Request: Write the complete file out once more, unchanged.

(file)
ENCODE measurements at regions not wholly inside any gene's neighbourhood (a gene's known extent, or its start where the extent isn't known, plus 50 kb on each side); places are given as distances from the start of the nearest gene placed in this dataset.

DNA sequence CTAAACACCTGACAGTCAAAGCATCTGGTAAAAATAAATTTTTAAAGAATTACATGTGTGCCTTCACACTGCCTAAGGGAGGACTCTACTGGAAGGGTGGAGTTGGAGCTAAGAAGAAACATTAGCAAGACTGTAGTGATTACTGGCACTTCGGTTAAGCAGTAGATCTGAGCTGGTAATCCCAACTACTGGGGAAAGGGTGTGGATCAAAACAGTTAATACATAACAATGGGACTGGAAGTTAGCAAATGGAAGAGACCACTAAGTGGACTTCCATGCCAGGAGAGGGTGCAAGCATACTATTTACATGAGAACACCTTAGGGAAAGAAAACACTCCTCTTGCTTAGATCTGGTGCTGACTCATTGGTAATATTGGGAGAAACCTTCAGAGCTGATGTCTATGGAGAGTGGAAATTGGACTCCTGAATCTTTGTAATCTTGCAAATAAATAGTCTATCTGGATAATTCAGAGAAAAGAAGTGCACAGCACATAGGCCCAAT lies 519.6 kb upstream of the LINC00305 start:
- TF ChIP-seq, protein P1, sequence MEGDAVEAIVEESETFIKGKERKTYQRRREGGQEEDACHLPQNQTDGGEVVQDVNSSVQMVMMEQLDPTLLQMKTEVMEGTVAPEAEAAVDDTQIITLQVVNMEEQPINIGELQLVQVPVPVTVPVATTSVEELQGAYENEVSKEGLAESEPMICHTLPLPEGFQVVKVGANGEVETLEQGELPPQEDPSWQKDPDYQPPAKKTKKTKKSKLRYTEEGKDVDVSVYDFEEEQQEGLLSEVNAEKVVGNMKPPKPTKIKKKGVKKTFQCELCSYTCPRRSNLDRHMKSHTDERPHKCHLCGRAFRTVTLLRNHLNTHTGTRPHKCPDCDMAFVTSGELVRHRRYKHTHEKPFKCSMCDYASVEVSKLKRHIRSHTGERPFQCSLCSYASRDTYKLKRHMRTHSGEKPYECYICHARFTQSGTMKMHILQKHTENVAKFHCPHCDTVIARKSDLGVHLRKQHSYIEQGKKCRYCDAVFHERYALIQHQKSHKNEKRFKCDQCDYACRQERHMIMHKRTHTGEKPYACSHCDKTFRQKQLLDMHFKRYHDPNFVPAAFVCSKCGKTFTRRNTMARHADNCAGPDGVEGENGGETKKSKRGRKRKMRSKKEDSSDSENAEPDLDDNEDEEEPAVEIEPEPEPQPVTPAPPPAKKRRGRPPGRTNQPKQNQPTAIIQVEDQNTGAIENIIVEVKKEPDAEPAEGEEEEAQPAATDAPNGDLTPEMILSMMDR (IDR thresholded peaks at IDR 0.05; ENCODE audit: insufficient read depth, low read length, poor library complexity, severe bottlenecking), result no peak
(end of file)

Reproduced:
ENCODE measurements at regions not wholly inside any gene's neighbourhood (a gene's known extent, or its start where the extent isn't known, plus 50 kb on each side); places are given as distances from the start of the nearest gene placed in this dataset.

DNA sequence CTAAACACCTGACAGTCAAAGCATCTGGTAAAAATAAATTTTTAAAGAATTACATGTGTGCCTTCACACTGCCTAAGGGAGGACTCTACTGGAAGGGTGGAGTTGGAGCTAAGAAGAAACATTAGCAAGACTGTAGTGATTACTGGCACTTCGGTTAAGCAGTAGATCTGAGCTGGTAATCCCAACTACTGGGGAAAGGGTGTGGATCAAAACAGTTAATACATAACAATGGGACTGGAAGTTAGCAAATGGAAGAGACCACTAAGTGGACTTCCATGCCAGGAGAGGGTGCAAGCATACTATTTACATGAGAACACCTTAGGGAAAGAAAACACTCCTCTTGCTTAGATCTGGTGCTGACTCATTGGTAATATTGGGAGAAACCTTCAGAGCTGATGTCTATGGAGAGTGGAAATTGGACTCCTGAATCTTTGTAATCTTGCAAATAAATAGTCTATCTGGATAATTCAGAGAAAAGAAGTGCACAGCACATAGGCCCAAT lies 519.6 kb upstream of the LINC00305 start:
- TF ChIP-seq, protein P1, sequence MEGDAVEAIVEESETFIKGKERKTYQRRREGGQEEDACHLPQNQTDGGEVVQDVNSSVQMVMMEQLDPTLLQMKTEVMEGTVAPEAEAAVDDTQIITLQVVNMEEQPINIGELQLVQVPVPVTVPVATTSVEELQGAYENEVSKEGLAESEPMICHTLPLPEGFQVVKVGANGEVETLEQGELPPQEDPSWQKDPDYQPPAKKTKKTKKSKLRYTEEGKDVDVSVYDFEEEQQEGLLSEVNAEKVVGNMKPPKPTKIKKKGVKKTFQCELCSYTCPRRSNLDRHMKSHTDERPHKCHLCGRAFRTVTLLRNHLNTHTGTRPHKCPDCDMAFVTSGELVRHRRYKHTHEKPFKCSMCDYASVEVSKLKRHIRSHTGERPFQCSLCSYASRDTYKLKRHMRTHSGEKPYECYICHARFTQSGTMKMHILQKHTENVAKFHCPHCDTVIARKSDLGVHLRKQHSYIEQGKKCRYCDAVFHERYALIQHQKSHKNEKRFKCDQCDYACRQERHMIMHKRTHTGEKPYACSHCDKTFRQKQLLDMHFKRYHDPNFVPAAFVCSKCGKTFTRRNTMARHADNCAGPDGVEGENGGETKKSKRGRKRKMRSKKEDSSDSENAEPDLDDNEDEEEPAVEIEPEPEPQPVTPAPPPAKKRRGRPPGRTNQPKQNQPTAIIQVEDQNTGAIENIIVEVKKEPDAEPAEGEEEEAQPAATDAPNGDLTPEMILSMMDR (IDR thresholded peaks at IDR 0.05; ENCODE audit: insufficient read depth, low read length, poor library complexity, severe bottlenecking), result no peak